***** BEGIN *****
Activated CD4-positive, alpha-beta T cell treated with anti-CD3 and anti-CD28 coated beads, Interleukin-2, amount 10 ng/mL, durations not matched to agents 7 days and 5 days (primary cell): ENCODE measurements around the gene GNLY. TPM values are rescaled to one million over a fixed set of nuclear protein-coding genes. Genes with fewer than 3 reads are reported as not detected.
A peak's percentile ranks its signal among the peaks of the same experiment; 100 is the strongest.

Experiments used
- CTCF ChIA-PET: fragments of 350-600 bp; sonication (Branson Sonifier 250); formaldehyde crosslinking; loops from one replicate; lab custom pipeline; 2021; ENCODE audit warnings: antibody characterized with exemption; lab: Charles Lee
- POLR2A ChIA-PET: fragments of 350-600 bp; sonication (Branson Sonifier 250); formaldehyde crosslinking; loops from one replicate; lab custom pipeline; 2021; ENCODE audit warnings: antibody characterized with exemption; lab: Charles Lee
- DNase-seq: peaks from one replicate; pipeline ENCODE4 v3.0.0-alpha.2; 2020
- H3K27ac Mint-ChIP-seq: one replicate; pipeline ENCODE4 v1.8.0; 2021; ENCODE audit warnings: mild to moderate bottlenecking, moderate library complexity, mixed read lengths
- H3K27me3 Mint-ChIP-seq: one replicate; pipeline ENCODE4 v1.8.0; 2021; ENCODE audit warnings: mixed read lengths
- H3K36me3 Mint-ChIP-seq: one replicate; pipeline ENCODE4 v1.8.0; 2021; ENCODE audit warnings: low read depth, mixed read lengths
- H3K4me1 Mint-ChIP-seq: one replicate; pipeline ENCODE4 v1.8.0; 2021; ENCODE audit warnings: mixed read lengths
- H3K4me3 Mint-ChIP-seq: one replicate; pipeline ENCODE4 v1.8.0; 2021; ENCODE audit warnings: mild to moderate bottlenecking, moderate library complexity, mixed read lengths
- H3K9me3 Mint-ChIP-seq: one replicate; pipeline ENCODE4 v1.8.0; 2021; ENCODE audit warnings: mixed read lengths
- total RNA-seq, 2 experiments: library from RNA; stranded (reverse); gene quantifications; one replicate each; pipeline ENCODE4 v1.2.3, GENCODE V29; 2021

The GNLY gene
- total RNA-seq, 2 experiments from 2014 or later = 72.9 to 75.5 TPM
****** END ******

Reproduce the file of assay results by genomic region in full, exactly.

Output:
Activated CD4-positive, alpha-beta T cell treated with anti-CD3 and anti-CD28 coated beads, Interleukin-2, amount 10 ng/mL, durations not matched to agents 7 days and 5 days (primary cell): ENCODE measurements around the gene GNLY. TPM values are rescaled to one million over a fixed set of nuclear protein-coding genes. Genes with fewer than 3 reads are reported as not detected.
A peak's percentile ranks its signal among the peaks of the same experiment; 100 is the strongest.

Experiments used
- CTCF ChIA-PET: fragments of 350-600 bp; sonication (Branson Sonifier 250); formaldehyde crosslinking; loops from one replicate; lab custom pipeline; 2021; ENCODE audit warnings: antibody characterized with exemption; lab: Charles Lee
- POLR2A ChIA-PET: fragments of 350-600 bp; sonication (Branson Sonifier 250); formaldehyde crosslinking; loops from one replicate; lab custom pipeline; 2021; ENCODE audit warnings: antibody characterized with exemption; lab: Charles Lee
- DNase-seq: peaks from one replicate; pipeline ENCODE4 v3.0.0-alpha.2; 2020
- H3K27ac Mint-ChIP-seq: one replicate; pipeline ENCODE4 v1.8.0; 2021; ENCODE audit warnings: mild to moderate bottlenecking, moderate library complexity, mixed read lengths
- H3K27me3 Mint-ChIP-seq: one replicate; pipeline ENCODE4 v1.8.0; 2021; ENCODE audit warnings: mixed read lengths
- H3K36me3 Mint-ChIP-seq: one replicate; pipeline ENCODE4 v1.8.0; 2021; ENCODE audit warnings: low read depth, mixed read lengths
- H3K4me1 Mint-ChIP-seq: one replicate; pipeline ENCODE4 v1.8.0; 2021; ENCODE audit warnings: mixed read lengths
- H3K4me3 Mint-ChIP-seq: one replicate; pipeline ENCODE4 v1.8.0; 2021; ENCODE audit warnings: mild to moderate bottlenecking, moderate library complexity, mixed read lengths
- H3K9me3 Mint-ChIP-seq: one replicate; pipeline ENCODE4 v1.8.0; 2021; ENCODE audit warnings: mixed read lengths
- total RNA-seq, 2 experiments: library from RNA; stranded (reverse); gene quantifications; one replicate each; pipeline ENCODE4 v1.2.3, GENCODE V29; 2021

The GNLY gene
- total RNA-seq, 2 experiments from 2014 or later = 72.9 to 75.5 TPM